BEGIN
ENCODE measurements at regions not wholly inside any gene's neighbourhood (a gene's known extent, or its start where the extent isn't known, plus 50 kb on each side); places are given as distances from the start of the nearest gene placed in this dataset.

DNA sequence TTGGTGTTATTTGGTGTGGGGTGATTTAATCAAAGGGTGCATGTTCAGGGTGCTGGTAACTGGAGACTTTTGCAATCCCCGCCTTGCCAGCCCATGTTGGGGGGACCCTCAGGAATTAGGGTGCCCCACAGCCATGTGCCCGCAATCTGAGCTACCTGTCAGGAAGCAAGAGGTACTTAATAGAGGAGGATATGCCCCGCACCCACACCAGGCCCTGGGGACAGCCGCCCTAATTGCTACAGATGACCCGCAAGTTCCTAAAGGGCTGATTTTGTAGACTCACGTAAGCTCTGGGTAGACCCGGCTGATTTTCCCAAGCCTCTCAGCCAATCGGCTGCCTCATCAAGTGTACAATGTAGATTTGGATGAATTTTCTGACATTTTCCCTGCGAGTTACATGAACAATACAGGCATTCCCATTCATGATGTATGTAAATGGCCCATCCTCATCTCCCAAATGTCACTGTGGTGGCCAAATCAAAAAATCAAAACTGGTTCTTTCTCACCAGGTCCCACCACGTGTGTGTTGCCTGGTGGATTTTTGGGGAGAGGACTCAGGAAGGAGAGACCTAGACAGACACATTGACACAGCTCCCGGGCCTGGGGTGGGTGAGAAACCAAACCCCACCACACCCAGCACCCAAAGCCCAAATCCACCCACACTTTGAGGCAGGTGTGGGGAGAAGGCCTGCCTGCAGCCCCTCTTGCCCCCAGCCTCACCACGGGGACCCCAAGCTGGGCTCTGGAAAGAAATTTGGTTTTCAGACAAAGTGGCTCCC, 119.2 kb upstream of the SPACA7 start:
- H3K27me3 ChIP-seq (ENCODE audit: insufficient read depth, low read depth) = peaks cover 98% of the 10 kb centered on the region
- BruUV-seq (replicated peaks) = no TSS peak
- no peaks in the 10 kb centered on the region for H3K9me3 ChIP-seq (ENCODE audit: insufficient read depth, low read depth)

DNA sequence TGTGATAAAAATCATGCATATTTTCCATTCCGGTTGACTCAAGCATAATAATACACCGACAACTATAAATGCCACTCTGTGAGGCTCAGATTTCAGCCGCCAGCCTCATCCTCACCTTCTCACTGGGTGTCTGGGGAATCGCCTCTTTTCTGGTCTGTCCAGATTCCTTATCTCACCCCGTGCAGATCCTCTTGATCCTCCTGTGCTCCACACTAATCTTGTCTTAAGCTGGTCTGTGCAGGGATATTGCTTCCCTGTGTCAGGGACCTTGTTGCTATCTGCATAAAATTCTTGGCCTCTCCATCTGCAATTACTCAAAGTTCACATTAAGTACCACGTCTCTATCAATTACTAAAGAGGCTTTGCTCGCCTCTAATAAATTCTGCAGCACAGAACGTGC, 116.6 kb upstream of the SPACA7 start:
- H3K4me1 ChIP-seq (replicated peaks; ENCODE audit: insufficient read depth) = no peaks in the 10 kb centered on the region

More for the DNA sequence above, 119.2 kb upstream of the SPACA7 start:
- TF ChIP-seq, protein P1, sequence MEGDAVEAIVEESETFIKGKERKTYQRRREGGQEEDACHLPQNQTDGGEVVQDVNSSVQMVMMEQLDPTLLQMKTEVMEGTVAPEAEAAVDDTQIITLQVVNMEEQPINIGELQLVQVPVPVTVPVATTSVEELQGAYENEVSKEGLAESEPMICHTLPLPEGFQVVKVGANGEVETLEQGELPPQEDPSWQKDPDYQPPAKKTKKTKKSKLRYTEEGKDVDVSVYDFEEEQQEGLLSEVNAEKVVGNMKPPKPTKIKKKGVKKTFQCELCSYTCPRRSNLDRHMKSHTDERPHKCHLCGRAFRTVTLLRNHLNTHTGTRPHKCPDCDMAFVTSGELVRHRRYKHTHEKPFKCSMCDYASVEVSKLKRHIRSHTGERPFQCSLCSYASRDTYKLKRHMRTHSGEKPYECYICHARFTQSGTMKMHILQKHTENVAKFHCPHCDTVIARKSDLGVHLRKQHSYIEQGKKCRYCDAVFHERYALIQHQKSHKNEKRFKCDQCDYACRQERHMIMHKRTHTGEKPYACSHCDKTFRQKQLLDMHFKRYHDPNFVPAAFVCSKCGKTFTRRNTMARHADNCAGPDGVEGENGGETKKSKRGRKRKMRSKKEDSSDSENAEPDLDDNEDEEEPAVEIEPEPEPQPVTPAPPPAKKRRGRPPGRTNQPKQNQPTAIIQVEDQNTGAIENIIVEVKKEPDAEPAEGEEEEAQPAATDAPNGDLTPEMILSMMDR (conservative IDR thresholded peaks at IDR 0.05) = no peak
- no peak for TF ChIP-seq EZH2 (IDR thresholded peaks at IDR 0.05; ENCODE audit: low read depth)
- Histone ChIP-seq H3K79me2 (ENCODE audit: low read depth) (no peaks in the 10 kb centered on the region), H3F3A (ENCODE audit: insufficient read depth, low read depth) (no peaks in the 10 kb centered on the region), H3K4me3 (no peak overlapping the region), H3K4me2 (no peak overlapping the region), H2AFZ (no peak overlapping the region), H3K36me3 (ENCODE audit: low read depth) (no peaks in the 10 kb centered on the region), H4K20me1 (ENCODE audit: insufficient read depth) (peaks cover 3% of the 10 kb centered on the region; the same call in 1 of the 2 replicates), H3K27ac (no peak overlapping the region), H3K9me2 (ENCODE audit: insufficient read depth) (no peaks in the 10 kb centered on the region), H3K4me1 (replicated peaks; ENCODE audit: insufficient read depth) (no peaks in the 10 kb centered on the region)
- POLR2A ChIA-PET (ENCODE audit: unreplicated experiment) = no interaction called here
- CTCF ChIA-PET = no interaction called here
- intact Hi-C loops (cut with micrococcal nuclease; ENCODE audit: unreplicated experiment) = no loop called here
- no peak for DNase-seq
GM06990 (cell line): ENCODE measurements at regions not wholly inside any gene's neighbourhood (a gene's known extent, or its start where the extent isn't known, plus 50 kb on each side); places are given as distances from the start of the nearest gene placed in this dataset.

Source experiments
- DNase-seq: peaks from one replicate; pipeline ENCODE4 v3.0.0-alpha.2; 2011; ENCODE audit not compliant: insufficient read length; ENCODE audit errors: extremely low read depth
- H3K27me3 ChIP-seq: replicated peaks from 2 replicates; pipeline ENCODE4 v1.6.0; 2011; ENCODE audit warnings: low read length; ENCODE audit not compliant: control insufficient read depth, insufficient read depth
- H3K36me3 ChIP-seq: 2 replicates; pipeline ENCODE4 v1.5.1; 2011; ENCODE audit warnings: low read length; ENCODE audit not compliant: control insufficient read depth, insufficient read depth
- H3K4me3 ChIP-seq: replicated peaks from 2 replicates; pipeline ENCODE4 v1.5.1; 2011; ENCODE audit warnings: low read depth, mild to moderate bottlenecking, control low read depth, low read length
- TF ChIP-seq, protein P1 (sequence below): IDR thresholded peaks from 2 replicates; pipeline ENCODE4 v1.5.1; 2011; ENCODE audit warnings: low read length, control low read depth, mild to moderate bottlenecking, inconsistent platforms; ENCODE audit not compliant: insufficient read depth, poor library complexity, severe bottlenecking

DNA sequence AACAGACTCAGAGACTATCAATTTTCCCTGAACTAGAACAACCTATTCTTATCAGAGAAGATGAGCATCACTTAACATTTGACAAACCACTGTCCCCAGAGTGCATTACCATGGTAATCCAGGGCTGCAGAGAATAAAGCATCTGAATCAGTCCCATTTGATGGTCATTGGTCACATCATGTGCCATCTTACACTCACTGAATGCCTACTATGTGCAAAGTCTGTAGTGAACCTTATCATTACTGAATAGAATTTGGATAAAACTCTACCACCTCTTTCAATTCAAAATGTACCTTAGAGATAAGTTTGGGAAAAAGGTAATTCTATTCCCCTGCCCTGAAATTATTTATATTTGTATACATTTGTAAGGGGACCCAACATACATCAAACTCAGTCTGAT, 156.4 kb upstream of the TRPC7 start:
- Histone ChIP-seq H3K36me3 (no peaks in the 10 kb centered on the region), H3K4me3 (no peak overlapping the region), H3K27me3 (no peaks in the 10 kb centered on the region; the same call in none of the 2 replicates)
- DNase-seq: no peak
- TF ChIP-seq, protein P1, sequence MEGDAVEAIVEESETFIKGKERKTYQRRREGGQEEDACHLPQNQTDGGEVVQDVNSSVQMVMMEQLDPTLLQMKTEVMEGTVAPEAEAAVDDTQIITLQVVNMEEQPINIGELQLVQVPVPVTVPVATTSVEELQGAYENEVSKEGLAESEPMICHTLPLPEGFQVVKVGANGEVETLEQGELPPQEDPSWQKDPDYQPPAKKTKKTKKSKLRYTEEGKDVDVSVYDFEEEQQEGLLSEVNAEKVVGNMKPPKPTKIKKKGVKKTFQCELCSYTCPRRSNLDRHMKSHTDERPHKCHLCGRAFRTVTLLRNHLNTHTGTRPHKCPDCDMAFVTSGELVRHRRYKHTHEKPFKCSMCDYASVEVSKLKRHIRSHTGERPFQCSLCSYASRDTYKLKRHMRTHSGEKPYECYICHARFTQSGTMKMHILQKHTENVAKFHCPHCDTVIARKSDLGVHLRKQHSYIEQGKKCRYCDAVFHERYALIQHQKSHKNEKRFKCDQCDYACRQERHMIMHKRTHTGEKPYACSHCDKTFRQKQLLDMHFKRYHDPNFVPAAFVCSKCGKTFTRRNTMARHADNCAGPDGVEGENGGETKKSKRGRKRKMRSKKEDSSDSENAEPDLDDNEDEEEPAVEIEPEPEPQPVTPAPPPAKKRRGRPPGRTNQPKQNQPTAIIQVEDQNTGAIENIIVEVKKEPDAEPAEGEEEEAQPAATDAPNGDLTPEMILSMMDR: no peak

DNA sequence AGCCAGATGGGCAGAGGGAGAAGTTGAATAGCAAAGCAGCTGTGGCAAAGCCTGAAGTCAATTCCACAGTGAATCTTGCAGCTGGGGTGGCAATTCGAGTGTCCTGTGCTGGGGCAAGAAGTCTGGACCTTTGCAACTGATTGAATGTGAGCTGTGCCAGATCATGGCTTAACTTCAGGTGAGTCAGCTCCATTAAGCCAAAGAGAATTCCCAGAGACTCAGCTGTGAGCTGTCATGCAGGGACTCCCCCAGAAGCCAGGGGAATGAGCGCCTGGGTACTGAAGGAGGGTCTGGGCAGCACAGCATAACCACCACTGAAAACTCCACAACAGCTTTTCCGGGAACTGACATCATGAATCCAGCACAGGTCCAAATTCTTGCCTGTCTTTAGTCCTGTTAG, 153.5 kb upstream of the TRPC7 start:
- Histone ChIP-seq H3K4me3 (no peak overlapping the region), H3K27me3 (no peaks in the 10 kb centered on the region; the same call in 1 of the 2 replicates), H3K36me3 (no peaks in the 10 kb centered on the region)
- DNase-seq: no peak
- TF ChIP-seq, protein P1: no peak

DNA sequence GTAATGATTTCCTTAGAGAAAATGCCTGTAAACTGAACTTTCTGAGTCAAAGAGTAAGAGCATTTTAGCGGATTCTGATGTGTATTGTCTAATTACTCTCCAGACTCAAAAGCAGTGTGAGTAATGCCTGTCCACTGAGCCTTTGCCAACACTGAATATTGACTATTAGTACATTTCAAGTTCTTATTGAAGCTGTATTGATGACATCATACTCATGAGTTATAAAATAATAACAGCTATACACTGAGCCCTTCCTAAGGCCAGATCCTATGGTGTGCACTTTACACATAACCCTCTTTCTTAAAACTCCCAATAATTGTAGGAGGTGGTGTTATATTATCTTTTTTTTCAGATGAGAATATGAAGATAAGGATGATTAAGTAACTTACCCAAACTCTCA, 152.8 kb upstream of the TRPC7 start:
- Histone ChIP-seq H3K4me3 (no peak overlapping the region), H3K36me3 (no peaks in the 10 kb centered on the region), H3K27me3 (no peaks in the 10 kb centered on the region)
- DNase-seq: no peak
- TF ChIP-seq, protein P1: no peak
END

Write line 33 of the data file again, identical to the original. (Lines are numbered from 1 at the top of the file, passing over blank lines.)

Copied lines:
- DNase-seq: no peak